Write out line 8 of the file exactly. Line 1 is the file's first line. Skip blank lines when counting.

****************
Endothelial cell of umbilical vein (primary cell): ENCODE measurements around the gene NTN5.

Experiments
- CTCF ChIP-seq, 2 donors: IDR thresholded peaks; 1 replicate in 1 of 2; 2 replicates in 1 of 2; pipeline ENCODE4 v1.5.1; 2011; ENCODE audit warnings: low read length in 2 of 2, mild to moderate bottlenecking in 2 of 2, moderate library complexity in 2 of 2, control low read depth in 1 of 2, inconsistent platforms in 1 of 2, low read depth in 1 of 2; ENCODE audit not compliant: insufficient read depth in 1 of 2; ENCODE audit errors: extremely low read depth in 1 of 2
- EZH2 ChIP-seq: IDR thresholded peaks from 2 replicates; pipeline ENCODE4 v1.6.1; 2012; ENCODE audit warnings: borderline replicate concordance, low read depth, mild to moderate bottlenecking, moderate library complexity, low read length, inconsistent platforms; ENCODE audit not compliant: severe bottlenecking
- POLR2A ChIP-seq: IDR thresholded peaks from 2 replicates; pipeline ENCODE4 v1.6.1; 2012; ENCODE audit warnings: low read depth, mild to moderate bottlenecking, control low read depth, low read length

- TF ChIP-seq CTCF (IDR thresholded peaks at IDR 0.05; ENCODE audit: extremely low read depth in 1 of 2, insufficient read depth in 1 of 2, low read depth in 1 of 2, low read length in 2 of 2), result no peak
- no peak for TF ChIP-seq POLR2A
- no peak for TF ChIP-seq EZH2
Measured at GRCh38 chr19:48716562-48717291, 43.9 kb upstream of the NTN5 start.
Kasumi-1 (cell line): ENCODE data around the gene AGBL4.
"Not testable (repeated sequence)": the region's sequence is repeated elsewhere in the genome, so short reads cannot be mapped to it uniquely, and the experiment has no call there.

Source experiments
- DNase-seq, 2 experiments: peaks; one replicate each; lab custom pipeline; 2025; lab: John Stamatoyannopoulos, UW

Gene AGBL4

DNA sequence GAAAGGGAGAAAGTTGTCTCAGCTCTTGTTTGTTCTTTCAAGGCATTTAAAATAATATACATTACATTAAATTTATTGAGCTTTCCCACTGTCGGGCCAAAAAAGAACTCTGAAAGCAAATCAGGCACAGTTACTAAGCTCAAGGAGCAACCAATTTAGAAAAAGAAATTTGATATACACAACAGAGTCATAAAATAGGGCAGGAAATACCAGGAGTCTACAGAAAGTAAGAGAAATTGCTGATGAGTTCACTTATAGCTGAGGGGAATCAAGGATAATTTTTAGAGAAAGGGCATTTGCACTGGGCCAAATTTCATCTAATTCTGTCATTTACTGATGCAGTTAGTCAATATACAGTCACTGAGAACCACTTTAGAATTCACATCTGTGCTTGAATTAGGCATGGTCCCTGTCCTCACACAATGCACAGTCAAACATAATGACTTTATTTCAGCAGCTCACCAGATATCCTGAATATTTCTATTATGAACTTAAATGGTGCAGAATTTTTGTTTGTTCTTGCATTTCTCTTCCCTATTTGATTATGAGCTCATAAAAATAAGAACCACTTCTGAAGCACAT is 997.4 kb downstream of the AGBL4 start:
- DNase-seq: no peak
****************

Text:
- no peak for TF ChIP-seq EZH2